Although July fourth is not until next Wednesday, Maryland state troopers will begin a statewide increased traffic enforcement initiative this weekend in an effort to reduce traffic fatalities and injuries during the upcoming holiday period.
Beginning this weekend, each of the 22 Maryland State Police barrack commanders will be deploying drunk driving patrols that will continue throughout the July fourth holiday. A news release said the additional troopers will specifically work to get drunk drivers off the road before they injure or kill other people.
Special patrols will also be targeting speeding and aggressive drivers. State Police commanders have reviewed crash data for their area and are deploying these additional patrols in the locations where the most crashes have occurred.
“Maryland is a great place to live, visit, and have fun during the summer, but unfortunately, there are those who use holiday events as opportunities to overindulge and ultimately threaten the safety of others on our roads and highways,” Maryland State Police Superintendent Colonel Marcus L. Brown said in a release. “We are prepared to meet the demands of increased traffic and increased highway hazards with extra troopers and focused patrols aimed at keeping motorists on our highways safe. I urge everyone traveling this holiday not to drink and drive, to obey the speed limits, and always buckle up.”
Motorists can expect to see State Police enforcement not just in daylight hours, but around-the-clock. A study by the Maryland Highway Safety Office shows that slightly more than half of all fatal crashes occur between 6 p.m. and 6 a.m., when only 20 percent of all vehicle travel occurs. Of those fatal crashes occurring between 8 p.m. and 4 a.m., almost half of those who died (48 percent) were drivers or passengers who were not wearing seatbelts. State troopers are joining their allied law enforcement partners in nighttime seat belt enforcement efforts and are reminding motorists that seat belts save lives at all times, not just during the day.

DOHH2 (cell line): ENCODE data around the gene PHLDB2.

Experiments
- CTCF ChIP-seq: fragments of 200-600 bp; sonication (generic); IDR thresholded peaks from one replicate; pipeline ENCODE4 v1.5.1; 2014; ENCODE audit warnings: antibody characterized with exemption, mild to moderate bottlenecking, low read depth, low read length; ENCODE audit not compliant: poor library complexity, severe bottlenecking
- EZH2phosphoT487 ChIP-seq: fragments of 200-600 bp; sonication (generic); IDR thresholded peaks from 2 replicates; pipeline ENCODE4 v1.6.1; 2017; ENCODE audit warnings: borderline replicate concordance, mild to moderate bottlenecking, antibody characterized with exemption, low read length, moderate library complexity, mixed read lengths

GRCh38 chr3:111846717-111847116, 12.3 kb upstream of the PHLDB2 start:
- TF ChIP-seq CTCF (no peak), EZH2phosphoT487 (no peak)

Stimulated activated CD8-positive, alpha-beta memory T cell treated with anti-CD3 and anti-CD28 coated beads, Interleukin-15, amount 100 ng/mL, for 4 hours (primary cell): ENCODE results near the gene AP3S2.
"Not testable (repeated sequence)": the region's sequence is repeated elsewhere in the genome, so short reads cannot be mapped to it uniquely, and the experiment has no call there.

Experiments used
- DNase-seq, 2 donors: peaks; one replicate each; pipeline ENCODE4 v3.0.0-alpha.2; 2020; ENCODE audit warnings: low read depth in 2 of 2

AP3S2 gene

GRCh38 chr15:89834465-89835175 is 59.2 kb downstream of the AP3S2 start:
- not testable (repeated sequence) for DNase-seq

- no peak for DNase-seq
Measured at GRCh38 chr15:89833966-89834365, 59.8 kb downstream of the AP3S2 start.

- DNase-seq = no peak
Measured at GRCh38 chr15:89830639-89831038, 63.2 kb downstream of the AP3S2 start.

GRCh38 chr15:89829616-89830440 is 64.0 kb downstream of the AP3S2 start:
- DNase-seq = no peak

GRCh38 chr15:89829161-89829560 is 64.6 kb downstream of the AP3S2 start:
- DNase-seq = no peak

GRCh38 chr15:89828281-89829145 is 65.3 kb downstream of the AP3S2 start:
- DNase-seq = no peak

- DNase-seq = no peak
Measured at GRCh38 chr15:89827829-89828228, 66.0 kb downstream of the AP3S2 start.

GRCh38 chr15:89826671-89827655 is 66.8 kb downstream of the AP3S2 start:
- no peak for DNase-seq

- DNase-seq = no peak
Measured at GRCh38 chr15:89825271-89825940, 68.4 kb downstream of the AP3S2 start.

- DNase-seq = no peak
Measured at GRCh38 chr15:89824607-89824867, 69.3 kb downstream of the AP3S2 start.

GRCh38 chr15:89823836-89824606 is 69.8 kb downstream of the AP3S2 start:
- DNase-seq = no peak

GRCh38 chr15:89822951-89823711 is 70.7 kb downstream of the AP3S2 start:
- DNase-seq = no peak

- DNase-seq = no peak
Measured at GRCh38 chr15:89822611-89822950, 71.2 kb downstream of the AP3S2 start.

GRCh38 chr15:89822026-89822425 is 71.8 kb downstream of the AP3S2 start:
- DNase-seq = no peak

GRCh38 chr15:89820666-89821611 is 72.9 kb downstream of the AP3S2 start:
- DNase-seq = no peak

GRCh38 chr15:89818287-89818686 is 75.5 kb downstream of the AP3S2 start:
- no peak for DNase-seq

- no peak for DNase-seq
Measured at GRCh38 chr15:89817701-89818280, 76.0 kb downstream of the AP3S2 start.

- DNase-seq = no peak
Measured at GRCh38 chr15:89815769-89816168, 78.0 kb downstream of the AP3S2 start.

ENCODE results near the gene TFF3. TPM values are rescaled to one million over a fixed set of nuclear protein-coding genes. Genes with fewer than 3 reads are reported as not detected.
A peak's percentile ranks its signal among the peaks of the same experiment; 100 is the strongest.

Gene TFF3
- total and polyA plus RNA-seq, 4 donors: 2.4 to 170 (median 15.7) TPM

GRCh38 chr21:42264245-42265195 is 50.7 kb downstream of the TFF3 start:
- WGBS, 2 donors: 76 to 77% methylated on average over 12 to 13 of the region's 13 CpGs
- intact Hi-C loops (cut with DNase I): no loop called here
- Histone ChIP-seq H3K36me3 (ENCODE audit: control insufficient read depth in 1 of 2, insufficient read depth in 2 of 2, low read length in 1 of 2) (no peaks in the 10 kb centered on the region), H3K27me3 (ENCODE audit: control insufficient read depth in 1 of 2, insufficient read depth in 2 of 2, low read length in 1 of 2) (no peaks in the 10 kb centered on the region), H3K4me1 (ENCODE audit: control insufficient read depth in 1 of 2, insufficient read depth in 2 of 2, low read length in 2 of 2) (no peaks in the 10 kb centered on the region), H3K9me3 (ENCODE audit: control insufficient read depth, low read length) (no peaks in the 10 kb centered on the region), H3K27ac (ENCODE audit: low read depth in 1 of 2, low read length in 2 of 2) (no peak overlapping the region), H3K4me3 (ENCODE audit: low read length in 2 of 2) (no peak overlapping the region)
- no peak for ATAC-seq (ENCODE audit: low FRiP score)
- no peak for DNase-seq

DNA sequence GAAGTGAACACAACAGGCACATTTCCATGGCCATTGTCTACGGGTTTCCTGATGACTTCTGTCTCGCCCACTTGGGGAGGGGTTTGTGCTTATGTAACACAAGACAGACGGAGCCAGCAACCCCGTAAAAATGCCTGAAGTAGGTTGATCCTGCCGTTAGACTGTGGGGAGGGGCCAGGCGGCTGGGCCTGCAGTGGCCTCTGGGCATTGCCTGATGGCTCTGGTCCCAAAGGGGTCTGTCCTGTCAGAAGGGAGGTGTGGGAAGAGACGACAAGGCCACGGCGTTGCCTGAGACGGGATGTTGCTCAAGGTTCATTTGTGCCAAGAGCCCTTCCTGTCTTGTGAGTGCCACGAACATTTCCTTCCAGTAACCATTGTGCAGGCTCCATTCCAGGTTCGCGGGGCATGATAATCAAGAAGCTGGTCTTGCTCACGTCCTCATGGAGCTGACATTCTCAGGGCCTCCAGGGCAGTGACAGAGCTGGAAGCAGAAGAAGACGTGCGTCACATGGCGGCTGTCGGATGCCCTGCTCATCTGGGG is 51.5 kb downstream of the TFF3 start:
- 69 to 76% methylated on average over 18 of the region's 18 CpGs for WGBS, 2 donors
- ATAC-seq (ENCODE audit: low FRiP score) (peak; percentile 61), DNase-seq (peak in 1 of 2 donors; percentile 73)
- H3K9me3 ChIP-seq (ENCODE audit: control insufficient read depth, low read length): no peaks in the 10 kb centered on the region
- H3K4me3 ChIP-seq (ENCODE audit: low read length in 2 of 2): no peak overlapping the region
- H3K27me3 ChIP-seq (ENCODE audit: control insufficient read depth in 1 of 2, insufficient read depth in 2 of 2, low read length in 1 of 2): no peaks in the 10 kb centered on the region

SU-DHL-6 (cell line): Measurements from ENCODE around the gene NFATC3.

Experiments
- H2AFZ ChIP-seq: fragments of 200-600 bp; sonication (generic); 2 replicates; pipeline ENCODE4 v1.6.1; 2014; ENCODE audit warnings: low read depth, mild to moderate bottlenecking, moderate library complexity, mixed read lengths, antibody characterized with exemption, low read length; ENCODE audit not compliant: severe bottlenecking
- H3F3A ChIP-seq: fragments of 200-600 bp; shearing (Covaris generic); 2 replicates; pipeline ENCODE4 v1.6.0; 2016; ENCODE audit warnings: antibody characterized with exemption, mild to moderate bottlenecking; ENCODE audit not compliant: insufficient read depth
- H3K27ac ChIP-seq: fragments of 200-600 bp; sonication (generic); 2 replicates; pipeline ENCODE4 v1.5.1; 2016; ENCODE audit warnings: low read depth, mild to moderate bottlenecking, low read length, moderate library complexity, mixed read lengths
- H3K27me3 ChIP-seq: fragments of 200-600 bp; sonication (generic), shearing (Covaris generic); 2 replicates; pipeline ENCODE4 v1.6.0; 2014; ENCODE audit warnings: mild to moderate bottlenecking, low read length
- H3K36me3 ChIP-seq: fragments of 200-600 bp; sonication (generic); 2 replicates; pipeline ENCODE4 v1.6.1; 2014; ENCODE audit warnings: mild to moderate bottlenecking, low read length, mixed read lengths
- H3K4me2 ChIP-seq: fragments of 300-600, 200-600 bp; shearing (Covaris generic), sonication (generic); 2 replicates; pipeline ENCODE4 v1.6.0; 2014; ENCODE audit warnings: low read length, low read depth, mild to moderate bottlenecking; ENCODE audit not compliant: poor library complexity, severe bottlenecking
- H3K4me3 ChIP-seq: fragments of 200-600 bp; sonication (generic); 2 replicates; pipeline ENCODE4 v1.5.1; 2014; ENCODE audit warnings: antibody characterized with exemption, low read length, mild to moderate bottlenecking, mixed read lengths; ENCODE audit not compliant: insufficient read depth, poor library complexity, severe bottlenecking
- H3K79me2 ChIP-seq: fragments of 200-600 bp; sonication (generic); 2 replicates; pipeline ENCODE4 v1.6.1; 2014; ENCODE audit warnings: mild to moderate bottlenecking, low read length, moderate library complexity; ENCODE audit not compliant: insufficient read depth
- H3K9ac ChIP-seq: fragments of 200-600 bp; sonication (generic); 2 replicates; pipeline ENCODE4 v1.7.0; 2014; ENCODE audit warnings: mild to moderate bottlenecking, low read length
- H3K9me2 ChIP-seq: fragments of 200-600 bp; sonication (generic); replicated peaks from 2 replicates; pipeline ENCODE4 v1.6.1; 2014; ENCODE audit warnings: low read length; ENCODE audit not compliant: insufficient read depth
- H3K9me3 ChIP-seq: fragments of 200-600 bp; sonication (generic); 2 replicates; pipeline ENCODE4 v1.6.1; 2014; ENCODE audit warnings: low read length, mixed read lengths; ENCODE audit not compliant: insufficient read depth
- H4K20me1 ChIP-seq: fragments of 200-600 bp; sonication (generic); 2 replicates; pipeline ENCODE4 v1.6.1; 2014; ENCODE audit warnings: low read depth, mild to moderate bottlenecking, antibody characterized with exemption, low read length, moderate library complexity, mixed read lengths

Since summer also means an increase in pedestrians, State Police are also reminding citizens from Coastal Highway to the shores of Deep Creek Lake to use caution whenever walking along a roadway. Cross only at intersections or designated crosswalks and always be on alert for traffic. Drivers are also urged to be on the lookout for pedestrians, especially those who may not be using their best judgment in resort areas.
Police say motorists can assist them by reporting dangerous drivers. Using a hands-free phone when safe to do so, motorists can report unsafe highway drivers to State Police by dialing #77.
Most of the additional troopers working focused patrols during the holiday period will be on overtime funded by state and federal grants. Those grants are coordinated through the Maryland Highway Safety Office.
Information in this article taken from a Maryland State Police news release.